If John the Baptist had a Twitter account, I wonder what his profile would be? “Wild and hairy 30-year old, living in the desert, eccentrically dressed, eats dead insects, raids bees' nests. Willing to baptise anyone ready to repent. Preparing the way of the Lord. ”
I’m a great fan of the so-called social media. Because of Facebook and Twitter and the blogosphere I am constantly learning things that I probably would not have known. I (sort-of) meet people I wouldn’t have met, and even sometimes become (sort-of) friends with them. They give me a wider outlook on life, and expose me to views and opinions that I might not have encountered. And there is undoubtedly a kind of community which can develop between those who communicate regularly via these means. I enjoy the reflections of those I follow or whose blogs I read, even when I do not agree with their tone or content.
I’m not of course unaware of the downsides: first, communicating via these media can become a bit obsessive. Secondly, it is certainly distracting, to the extent that the beckoning Twitterfeed can lure you (well, me) all too easily away from other things which demand my focused attention. Thirdly, there is no doubt in my mind that it gives some people the green light to be far ruder or more outspoken than they would be in person. (I sometimes encounter cynicism so bitter that it practically takes my breath away. I once deleted a Facebook friend because she was so spitefully insulting about the Archbishop of Canterbury that I was personally offended. She subsequently e-mailed me to say that she was "entitled to her opinion"; but I don't believe we're entitled to spit out whatever bile happens to burning within us, heedless of our audience.) Lastly, I can also see - though I am less sure about - its potential to damage or arrest the development of face-to-face social skills in young people.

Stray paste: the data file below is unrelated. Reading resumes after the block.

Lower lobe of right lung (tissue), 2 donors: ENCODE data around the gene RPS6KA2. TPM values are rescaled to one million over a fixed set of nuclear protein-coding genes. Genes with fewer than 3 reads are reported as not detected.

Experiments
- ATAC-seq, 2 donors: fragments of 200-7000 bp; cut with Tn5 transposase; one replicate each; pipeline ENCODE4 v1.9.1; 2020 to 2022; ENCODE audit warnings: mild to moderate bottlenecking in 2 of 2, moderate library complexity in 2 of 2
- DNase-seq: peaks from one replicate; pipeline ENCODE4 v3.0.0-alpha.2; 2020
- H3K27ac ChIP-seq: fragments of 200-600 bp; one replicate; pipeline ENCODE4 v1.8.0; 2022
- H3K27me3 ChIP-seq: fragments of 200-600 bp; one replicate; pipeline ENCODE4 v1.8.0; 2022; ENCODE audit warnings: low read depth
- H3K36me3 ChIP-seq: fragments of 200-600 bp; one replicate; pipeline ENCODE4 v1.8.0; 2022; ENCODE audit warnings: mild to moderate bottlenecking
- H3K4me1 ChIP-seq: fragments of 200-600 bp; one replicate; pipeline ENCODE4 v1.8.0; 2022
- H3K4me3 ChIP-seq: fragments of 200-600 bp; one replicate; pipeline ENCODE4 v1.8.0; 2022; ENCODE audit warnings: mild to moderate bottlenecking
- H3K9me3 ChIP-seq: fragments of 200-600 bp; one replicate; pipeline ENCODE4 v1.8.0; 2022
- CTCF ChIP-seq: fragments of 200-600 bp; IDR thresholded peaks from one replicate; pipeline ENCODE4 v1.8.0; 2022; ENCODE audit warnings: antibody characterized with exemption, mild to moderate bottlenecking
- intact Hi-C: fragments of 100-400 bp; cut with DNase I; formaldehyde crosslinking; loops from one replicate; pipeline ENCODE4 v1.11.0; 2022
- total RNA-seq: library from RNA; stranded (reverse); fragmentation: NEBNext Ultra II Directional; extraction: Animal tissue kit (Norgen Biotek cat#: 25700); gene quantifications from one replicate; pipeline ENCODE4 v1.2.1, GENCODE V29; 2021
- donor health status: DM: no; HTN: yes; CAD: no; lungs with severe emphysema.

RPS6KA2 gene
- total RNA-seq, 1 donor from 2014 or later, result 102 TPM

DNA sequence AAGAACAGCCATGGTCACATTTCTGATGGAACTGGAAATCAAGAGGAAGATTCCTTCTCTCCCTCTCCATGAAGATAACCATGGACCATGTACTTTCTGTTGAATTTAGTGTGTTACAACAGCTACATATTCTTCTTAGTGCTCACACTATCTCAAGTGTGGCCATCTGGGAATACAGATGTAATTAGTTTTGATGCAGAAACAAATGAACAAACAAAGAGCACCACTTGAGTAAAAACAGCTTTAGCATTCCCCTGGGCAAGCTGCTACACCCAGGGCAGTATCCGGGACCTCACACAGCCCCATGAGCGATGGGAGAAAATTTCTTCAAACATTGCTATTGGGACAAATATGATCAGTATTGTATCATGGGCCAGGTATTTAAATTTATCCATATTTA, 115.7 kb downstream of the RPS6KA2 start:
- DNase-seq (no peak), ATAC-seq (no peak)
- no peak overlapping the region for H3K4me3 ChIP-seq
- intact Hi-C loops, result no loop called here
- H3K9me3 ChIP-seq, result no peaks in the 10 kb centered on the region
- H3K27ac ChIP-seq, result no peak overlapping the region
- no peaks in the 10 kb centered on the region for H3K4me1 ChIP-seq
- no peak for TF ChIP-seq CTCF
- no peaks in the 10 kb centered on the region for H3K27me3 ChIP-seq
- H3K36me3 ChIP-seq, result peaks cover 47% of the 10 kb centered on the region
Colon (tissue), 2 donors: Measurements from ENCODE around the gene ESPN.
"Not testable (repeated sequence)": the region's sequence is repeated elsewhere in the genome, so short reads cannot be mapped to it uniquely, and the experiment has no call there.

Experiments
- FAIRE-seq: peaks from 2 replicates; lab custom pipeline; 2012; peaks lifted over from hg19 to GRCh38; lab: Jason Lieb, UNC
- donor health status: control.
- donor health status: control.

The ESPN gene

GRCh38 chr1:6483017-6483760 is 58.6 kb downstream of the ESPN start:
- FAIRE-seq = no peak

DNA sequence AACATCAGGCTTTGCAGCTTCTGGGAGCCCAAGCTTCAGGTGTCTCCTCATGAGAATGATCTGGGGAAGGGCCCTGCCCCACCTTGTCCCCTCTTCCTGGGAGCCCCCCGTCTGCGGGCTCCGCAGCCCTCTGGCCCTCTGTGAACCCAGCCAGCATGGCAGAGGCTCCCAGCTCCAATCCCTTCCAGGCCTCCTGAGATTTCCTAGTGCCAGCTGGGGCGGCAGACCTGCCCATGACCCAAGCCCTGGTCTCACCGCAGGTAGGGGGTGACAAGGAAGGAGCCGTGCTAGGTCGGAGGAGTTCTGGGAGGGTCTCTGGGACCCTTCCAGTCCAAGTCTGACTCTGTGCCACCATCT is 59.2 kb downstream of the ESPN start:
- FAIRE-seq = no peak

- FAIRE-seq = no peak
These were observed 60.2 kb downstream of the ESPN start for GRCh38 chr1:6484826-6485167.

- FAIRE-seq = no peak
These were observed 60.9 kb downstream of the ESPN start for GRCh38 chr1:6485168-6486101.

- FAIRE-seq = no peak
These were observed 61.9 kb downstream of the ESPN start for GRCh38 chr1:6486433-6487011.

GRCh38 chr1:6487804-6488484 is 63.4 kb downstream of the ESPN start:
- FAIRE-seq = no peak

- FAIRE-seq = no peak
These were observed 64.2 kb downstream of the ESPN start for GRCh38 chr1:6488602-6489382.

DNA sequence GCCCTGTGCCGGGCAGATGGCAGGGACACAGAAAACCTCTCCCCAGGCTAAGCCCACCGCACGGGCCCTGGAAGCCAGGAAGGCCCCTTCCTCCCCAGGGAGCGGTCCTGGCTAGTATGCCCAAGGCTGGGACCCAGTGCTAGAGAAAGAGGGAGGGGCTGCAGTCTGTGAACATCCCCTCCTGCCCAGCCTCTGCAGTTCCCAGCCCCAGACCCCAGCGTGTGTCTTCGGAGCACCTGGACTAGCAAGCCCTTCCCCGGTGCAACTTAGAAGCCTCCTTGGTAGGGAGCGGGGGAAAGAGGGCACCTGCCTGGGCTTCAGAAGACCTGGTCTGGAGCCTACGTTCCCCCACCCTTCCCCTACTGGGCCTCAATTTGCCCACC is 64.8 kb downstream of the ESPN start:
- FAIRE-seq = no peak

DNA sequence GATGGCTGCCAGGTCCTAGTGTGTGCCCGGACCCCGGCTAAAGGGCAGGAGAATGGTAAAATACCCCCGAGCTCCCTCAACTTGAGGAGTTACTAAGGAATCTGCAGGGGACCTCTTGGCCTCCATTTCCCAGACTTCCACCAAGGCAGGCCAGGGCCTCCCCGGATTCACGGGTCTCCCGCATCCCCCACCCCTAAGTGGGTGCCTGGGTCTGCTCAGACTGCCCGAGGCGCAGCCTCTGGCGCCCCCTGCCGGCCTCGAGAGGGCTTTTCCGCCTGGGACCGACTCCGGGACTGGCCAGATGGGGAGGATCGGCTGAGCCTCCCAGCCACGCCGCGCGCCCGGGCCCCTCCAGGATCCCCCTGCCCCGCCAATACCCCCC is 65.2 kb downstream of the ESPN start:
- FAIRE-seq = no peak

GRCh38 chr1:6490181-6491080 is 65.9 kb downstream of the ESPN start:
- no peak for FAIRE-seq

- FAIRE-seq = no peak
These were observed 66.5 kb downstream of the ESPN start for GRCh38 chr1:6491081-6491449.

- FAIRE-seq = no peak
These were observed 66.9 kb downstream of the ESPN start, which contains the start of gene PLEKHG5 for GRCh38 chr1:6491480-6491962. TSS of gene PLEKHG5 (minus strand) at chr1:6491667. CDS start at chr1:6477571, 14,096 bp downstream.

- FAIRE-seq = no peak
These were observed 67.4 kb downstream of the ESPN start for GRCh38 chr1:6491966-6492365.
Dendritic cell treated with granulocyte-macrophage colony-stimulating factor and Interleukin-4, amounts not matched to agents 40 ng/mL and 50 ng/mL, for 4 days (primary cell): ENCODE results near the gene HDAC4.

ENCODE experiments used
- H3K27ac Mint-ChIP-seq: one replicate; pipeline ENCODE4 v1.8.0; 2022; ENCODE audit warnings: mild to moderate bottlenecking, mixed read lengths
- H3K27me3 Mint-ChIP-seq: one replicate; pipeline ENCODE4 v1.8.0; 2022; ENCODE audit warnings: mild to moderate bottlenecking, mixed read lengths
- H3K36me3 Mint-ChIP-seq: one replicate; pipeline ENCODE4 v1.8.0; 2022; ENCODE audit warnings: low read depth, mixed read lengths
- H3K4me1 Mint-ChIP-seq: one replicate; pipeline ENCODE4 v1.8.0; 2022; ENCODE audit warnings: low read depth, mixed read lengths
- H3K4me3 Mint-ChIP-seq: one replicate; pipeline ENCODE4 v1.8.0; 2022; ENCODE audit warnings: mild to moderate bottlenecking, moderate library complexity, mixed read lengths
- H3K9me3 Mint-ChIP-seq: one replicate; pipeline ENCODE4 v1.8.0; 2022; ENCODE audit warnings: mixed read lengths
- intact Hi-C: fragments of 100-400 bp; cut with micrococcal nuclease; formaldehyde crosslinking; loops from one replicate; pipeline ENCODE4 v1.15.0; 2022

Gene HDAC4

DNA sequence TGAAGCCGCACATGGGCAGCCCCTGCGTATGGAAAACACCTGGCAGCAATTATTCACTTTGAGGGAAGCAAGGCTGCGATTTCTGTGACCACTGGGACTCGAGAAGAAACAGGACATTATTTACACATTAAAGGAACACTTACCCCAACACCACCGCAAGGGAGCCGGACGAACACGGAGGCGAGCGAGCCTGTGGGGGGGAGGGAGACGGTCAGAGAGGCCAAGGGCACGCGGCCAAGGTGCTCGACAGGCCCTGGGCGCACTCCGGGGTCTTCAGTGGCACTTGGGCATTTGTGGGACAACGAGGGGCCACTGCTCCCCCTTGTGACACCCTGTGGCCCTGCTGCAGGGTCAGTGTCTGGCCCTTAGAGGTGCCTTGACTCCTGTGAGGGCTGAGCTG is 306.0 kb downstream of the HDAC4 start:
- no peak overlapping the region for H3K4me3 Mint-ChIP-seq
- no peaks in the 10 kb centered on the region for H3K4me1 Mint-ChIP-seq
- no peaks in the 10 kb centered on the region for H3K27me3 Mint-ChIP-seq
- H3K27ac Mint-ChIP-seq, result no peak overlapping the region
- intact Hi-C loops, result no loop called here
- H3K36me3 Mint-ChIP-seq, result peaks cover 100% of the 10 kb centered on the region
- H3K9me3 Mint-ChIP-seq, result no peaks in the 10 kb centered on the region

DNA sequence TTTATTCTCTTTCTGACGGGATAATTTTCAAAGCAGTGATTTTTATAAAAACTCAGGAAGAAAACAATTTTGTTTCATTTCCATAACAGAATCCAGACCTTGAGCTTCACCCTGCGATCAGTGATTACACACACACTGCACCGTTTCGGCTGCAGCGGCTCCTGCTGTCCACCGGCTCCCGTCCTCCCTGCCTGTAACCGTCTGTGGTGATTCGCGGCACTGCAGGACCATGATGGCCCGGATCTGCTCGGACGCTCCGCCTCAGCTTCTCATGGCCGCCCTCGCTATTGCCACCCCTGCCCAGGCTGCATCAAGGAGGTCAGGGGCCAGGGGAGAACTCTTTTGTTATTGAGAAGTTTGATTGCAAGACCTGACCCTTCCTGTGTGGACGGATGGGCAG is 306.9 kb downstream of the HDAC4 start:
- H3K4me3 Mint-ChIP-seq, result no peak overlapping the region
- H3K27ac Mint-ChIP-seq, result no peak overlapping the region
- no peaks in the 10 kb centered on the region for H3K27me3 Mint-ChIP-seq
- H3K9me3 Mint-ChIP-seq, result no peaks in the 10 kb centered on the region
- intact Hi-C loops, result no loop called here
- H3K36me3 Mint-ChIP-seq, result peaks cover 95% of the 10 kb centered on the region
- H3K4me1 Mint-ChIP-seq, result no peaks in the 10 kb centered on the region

But the main danger I would say is that, at some level, my Facebook page, my Twitter and LinkedIn accounts and this blog - are all about me. Specifically, they’re about me telling you who I am and what I think, on the assumption that you might be interested. Looked at that way, it can be seen a quite a feat of the ego. It’s true of course that many others are doing this as well, and I am in turn a consumer of their tweets and blogposts; and there are some bloggers and tweeters who confine their output entirely to non-personal material, often of a purely factual or improving kind. But I sometimes worry that I might be engaged in a rather artful form of self-advertisement. Here I am! Aren’t I clever? Aren’t I wise? Look at me!
In this season of Advent, Christians in the Church of England and beyond consider in services and in their own Bible reading: the patriarchs (like Abraham), the prophets (like Isaiah), John the Baptist and the Blessed Virgin Mary. These are the principal figures the Church identifies as having witnessed, in their various ways, times and situations, to the advent (or coming) of the Messiah. Their calling was to point to Him, whatever their fears and whatever the consequences (which were often considerable, and in John's case, ultimately fatal). These people did not seek the limelight; but neither did they shun it. They used it, not for the fortification of their own egos, but for the glory of the Other. "Here I am!" they say to us, "Look at Him!"